Sure. So short term disability coverage provides a source of income to people who are unable to work. Having that may allow an individual to better focus on their recovery during what is a stressful time in their life. Their disability case manager will also focus on their plan to return to work in coordination with their employer to get back on track as quickly as possible.

Chris Takesian:

So you mentioned returned to work and when we're thinking about that process, is there a question you get a lot that that may be good for our listeners to hear as well?

Tracy Hendrickson:

Sure. So there have been a lot of questions around how long since the COVID-19 illness began must you wait until you're able to return to your workplace and employers may have a specific policy for their work site. There's also resources on the CDC website that are available to employers, healthcare providers and insurance carriers. These resources include recommendations for the number of days that have passed since the illness began and other guidelines around persistency of symptoms. Um, these recommendations have actually developed over time as healthcare experts learn more about the virus. One other point of clarification, uh, when people ask about this topic is they'll often ask about or use the term quarantine when asking how long someone must remain under quarantine. Quarantine is different from isolation. And this is something new that I've learned this process. The CDC has defined isolation as separating sick people with a contagious disease from people who are not sick. That's in contrast to quarantine, which separates and restricts the movement of people who were exposed to a contagious disease to see if they become sick. You'll often hear these terms mentioned interchangeably, but if a person is out on disability for the COVID-19 illness, um, that would be in the isolation category Vs. Quarantine.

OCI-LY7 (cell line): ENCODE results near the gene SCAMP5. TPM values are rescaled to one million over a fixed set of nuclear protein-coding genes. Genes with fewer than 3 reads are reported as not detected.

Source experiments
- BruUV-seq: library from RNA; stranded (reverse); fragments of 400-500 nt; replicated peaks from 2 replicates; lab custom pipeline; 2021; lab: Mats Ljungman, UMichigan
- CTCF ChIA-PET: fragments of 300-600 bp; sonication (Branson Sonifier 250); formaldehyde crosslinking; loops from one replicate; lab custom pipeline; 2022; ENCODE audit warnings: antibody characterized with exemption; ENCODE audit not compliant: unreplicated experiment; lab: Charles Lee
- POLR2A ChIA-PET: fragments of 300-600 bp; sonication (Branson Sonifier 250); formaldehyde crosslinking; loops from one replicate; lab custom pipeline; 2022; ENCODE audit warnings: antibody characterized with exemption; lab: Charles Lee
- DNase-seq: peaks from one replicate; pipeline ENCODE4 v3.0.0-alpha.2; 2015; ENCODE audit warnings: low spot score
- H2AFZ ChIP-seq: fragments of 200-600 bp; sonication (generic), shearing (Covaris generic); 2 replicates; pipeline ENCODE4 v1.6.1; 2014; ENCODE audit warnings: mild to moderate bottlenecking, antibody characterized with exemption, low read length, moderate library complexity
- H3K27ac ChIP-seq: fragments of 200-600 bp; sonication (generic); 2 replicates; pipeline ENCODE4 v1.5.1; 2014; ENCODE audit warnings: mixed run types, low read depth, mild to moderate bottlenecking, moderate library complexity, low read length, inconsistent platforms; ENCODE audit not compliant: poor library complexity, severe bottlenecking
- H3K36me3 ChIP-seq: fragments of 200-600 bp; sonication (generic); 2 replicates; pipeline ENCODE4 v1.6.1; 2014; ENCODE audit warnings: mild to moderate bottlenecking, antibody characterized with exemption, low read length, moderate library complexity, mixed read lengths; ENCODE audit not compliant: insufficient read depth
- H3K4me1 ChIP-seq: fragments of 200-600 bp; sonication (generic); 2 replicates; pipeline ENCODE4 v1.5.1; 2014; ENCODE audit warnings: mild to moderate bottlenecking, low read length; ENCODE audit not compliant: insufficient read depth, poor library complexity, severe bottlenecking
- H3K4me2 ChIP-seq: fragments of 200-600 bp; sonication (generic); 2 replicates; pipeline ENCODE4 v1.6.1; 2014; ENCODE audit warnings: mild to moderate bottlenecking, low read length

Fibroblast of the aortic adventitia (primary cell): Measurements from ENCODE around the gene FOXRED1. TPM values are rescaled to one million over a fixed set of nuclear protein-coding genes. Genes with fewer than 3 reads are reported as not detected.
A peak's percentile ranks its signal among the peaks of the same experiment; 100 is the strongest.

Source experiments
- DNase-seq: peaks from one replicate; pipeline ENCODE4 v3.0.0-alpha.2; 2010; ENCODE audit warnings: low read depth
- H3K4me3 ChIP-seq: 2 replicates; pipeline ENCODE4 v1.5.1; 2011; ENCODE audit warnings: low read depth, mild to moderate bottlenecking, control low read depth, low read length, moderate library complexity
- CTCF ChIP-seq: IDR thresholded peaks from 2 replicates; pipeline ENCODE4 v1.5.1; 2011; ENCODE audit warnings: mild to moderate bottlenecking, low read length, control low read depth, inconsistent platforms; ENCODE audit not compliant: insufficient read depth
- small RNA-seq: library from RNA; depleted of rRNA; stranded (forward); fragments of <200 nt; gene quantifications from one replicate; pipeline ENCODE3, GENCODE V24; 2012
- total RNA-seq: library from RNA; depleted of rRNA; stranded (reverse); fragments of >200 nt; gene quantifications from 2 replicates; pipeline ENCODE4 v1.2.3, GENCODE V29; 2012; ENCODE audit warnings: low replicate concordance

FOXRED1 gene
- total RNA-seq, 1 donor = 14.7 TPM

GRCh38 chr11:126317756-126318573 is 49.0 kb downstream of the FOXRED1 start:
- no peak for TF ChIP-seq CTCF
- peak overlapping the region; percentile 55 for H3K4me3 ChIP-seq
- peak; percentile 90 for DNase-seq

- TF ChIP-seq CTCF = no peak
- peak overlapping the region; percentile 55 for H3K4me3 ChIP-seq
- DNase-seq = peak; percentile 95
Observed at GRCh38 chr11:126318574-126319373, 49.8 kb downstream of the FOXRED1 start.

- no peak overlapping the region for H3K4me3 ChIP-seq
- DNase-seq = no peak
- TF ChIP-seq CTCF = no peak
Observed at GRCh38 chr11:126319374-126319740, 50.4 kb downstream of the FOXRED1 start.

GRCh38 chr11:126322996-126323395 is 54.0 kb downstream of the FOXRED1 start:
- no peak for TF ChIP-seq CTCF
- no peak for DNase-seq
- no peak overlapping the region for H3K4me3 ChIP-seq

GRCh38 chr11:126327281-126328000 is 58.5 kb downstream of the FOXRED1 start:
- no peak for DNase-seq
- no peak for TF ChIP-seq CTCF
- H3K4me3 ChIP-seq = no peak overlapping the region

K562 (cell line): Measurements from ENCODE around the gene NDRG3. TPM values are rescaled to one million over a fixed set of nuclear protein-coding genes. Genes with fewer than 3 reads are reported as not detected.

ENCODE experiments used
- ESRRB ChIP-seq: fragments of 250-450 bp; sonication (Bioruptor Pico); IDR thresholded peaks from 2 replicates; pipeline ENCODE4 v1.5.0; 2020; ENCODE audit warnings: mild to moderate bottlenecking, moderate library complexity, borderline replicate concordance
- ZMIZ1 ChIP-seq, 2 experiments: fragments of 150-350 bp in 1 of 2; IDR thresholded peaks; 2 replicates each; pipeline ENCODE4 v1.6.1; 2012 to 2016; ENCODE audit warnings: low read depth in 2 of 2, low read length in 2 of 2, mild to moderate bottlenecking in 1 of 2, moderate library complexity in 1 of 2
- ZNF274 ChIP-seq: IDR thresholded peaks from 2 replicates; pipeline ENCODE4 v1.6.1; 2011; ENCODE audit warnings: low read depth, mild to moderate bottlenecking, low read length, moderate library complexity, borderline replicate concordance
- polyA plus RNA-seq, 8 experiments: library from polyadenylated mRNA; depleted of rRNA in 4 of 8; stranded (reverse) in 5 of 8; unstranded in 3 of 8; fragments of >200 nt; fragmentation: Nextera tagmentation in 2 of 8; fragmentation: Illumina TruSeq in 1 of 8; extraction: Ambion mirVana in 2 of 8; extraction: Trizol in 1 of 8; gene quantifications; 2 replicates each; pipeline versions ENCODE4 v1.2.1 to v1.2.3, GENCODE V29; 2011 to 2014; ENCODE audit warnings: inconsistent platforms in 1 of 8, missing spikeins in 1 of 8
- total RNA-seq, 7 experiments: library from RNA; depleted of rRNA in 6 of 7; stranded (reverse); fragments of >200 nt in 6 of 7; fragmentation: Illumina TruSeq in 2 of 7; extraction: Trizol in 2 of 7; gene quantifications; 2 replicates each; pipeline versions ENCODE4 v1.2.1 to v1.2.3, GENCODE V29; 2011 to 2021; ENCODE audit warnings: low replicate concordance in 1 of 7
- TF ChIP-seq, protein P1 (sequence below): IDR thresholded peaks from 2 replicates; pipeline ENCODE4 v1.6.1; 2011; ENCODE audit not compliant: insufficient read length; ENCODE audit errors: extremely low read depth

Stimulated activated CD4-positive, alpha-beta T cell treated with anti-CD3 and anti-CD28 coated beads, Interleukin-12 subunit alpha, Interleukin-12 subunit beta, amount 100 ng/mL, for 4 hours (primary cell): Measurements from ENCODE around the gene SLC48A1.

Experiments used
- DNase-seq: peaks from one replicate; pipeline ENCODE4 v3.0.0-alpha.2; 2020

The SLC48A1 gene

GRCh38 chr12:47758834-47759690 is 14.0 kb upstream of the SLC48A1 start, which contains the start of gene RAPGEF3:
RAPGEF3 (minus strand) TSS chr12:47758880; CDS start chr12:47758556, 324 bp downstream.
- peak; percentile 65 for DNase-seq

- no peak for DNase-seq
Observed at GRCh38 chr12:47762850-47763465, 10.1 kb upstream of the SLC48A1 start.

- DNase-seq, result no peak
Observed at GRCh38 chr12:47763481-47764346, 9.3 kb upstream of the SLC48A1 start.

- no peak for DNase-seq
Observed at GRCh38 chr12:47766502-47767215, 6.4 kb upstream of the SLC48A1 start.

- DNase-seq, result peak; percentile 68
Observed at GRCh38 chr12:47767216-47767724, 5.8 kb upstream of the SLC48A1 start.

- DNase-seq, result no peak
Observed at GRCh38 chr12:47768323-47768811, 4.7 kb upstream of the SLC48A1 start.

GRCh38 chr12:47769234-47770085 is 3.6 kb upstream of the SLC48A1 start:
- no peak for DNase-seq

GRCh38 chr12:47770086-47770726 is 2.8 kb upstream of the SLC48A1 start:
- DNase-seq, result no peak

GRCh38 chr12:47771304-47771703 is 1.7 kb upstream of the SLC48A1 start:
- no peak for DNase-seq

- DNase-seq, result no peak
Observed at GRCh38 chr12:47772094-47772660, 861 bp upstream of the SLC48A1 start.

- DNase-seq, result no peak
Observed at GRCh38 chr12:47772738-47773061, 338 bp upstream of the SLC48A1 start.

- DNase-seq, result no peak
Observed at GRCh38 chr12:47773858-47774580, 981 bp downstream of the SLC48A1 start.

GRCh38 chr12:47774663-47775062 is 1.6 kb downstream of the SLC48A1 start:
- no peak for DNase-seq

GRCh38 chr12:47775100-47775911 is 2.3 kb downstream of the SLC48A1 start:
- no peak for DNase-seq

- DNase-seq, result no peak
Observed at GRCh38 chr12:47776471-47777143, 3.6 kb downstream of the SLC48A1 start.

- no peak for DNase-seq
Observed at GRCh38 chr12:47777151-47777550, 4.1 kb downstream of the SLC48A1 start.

Chris Takesian:

No, that's, I didn't know that. That's interesting. Um, and, and that is a good segue to my next question with so much information out there, you know, why do you think that individuals are so confused about what is covered in relation to COVID-19?

Tracy Hendrickson:

So I think this stems from the fact that there are several benefits that may be available to an individual for a COVID-19 illness and it can be difficult to navigate which benefits apply or run concurrently. Um, so benefits that are available to an individual with COVID-19 could include state or federal mandated paid leave, workers' compensation company, paid leave, unemployment and disability. Um, so the fact that there's, uh, you know, a number of benefits potentially available to an individual and the fact that benefits are unique to your state and employer, it can be a lot to navigate.

Chris Takesian:

Certainly, and people are dealing with a lot of things that can take them out of work right now. Uh, and are looking for support. Uh, disability insurance could you know, help those who are impacted by COVID-19. If someone is diagnosed, uh, with COVID-19, are believed to have had it, how do they activate their disability insurance coverage? How would they go about that?

Tracy Hendrickson:

So once you've consulted with your doctor, the next potential step would be to contact your carrier. When you do that, it's helpful to have your medical information at the ready. So for example, who is your current healthcare provider and when were you evaluated by them? You may also be asked about your symptoms specific to COVID- 19 examples include whether you have a fever and the date it started, whether you have experienced a loss of taste or smell. And if you have a cough you may also be asked whether testing for COVID-19 was performed.